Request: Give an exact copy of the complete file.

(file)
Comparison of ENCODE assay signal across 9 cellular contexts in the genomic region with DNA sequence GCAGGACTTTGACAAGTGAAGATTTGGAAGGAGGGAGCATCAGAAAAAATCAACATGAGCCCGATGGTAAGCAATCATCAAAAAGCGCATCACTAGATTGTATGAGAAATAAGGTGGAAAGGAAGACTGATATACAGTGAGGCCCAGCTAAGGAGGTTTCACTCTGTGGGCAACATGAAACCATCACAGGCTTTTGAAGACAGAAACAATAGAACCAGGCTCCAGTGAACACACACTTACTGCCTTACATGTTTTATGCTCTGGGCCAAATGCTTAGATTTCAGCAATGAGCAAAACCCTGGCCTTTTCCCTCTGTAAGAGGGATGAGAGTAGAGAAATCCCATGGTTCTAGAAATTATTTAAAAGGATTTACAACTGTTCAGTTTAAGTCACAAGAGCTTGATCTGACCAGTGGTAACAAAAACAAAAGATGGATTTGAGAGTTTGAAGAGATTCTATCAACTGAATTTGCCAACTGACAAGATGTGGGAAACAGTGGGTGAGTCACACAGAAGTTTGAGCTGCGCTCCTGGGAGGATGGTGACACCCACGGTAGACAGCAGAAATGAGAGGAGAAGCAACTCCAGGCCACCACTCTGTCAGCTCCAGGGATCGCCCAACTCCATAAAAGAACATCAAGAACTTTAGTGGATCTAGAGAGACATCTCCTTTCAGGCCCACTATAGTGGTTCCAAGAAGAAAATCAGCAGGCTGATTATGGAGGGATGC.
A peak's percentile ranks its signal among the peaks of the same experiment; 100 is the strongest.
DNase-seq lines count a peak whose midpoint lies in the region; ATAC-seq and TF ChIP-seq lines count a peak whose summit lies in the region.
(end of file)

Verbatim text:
Comparison of ENCODE assay signal across 9 cellular contexts in the genomic region with DNA sequence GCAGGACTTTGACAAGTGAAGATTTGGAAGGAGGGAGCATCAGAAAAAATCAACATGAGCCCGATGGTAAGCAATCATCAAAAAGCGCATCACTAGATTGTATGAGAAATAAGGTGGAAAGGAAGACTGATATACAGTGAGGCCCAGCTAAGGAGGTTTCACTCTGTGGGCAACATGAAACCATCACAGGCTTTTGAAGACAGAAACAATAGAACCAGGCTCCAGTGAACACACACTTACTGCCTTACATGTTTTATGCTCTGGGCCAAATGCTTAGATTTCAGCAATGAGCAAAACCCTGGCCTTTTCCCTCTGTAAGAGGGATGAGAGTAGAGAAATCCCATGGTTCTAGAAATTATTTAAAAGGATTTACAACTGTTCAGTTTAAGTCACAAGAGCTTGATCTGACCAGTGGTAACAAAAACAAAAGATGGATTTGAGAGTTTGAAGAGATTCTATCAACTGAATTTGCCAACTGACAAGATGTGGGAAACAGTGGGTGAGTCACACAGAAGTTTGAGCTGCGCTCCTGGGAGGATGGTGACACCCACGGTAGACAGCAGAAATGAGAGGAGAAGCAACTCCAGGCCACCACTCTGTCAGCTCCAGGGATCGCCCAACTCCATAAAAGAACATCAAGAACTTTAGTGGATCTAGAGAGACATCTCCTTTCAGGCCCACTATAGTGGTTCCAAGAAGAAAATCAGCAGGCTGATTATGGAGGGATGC.
A peak's percentile ranks its signal among the peaks of the same experiment; 100 is the strongest.
DNase-seq lines count a peak whose midpoint lies in the region; ATAC-seq and TF ChIP-seq lines count a peak whose summit lies in the region.